On Eleanor H. Porter’s Pollyanna

Marcia DeSanctis

In the nightmare days following the 2016 presidential election, when the world seemed to hurtle toward darkness, it was the rare pundit who could lift my despondency. “I don’t want to be a Pollyanna,” said a senator on CNN before expressing somewhat tempered #hope. “I don’t want to be Pollyanna-ish,” said another progressive commentator before declaring that yes, we would and should #resist. To invoke Pollyanna thusly is a familiar linguistic device, and a cute way to preemptively apologize for the self-aware naïveté to follow. Pollyanna is embedded in our lexicon (and iconography) as the high priestess of blind positivity. In dire, dystopian 2016 America, I found I really needed a dose of just that. So I turned to one of literature’s holiest orphan-prophets.

Between the ages of six and twelve, each time I finished a book, I stamped my name in blue ink with a personalized gadget I’d pulled out of my Christmas stocking one year. The seal on the title page is proof that I read the 1960 Wonder Books edition of Pollyanna, Eleanor H. Porter’s 1913 children’s classic manifesto of delusional idealism. I also saw the movie when the local theater served it up alongside The Parent Trap for the annual Hayley Mills double feature. (I loved the sister she played in the latter, with the same god-awful cropped haircut my mother saddled on me, especially when she takes a pair of scissors to her twin’s blonde curls in order to trick their unwitting parents.)  

Even as a sixth grader, I found Pollyanna to be tough medicine. I was a white girl in an upper-middle-class suburb, with no excuse for ennui, let alone cynicism—except I already grasped that the world was on fire and President Nixon was throwing gas on it. Without knowing so at the time, I inclined toward a less sanguine, Voltairean realism. There is too much suffering on earth for anyone to incline toward optimism—boilerplate or otherwise—and really, who among us today feels any quantifiable hope? But as Tracy Kidder wrote, “Among a coward’s weapons, cynicism is the nastiest of all.” And despair gets downright exhausting.

The premise of Pollyanna is quite simple. Just-orphaned Pollyanna Whittier is sent to live with her seminamesake, wealthy spinster Aunt Polly Harrington in Vermont. When faced with the high ratio of dispirited folks and sociophobic eccentrics in town, she sets to work engaging all in the Glad Game, a mental exercise that predated Norman Vincent Peale’s teachings by almost half a century. Whatever ill you are dwelling on, the rules say, whatever misfortune befalls, there is always some inverse to celebrate. Pollyanna’s late father had been an impoverished minister and the family depended on donations for their household. Longing for a doll, Pollyanna was crushed when the do-good ladies gave her crutches instead. But wait, her father pointed out, directing her toward the silver lining: she didn’t actually need the crutches at all, and how great was that! And so the Glad Game was born.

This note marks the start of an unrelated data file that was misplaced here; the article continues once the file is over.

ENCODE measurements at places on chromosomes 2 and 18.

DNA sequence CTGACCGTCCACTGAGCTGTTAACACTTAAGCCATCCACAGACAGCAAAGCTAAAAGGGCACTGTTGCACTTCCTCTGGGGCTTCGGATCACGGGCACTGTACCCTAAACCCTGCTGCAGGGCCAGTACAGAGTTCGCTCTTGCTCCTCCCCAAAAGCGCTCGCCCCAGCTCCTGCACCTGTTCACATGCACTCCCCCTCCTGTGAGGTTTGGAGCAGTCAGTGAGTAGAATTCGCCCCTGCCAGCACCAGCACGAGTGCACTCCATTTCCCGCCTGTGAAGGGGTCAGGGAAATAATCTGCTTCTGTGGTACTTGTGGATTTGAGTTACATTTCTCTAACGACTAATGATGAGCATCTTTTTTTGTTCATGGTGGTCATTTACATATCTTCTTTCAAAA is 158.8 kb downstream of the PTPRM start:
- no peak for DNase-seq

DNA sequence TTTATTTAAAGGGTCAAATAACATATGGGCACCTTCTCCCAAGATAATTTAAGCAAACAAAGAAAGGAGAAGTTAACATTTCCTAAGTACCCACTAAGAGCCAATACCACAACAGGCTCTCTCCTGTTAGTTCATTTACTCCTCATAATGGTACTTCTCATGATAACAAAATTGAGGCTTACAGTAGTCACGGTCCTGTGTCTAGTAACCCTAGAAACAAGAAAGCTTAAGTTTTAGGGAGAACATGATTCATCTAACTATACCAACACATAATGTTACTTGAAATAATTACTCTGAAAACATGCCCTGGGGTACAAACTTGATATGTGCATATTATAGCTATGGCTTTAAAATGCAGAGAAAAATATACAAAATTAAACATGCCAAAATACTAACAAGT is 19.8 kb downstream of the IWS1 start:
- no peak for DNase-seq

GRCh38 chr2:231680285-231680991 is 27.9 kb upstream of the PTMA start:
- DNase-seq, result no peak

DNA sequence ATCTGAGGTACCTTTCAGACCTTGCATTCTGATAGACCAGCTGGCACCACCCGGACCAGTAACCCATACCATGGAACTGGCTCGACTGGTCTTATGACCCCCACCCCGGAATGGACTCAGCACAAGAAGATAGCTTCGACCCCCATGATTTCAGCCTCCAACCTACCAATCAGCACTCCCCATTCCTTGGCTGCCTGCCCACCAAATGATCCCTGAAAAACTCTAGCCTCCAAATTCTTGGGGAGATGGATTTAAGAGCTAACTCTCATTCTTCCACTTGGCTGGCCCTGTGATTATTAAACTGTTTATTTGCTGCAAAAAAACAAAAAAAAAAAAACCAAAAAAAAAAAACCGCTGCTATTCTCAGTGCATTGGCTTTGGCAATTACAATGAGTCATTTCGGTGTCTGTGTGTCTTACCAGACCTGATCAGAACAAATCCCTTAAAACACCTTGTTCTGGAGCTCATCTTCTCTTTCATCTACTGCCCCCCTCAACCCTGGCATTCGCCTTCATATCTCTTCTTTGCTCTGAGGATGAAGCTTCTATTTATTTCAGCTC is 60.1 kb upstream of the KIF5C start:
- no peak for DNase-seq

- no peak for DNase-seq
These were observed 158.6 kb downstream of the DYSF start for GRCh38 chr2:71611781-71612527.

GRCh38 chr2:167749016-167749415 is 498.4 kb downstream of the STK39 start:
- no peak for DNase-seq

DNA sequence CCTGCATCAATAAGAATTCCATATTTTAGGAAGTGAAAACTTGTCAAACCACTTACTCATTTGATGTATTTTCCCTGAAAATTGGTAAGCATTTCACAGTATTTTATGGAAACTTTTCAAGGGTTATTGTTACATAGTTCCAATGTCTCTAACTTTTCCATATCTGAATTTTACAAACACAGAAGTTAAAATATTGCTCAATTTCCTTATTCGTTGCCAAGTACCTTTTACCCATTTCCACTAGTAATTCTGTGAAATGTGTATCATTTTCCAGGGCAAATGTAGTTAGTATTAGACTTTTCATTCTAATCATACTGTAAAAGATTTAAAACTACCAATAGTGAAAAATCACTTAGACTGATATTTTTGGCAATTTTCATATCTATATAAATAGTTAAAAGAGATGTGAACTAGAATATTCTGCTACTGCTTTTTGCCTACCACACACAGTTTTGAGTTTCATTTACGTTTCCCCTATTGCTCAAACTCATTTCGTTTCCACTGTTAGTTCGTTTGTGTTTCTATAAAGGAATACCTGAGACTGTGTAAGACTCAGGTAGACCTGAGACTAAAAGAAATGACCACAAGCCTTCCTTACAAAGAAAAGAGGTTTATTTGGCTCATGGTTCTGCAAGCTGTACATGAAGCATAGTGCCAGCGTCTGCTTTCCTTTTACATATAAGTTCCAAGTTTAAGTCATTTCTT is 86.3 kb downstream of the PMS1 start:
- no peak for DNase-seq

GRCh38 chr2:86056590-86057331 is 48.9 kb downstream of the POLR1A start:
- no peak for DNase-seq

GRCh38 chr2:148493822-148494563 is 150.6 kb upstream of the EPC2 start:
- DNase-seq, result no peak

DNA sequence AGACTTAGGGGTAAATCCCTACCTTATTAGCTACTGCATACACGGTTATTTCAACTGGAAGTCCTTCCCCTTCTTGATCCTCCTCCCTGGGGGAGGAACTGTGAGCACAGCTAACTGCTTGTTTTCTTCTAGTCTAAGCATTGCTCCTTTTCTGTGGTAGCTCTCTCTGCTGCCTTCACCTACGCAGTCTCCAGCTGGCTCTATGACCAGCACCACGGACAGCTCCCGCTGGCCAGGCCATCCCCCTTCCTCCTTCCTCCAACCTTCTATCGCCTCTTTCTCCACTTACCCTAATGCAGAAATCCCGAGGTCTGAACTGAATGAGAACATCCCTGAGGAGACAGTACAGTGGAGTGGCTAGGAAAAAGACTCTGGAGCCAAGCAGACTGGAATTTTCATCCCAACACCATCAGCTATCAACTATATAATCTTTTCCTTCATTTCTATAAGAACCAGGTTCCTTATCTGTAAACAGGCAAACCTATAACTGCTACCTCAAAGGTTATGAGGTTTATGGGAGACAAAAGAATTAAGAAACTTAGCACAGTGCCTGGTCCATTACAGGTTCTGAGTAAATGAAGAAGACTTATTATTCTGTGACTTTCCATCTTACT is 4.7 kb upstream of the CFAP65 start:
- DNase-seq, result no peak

Pollyanna sprinkles the town of Beldingsville with pixie dust and demonstrates Christlike powers of transformation. The sad discover joy, the sick become well, depressives overcome their funk and reconnect with the human race. Even grouchy Aunt Polly’s bitterness at life vanishes through her niece’s example, as her heart softens once again for the dashing doctor who years ago caused it to fossilize. She releases her severe hairdo, allowing the curls to cascade over her shoulders, making me understand for the first time the meaning of the word uptight.

Like many orphan-savants in Western literature, Pollyanna’s past is marked by tragedy, which underscores her bravery and constitutional strength. It also gives her street cred as the stranger-magician whose powers for good originate in a deep well of sadness. Her affect is described in various ways by those she changes. She is human Prozac: “I wish I could prescribe her—and buy her—as I would a box of pills,” says Dr. Chilton. She is an evangelizing angel, a “helpful, hopeful character . . . [who] may revolutionize a whole town,” says Mr. Ford, the pastor, whose congregation she rescues by convincing him to build sermons around the “rejoicing texts” rather than the ominous ones. Village hermit and cheapskate millionaire Mr. Pendleton finally busts out of his self-imposed prison and compares her to the prisms she discovers on chandeliers in his home while admonishing him to buck the hell up: “Little girl, you danced into my life and flecked my dreary old world with dashes of the purple and gold and scarlet of your own bright cheeriness.”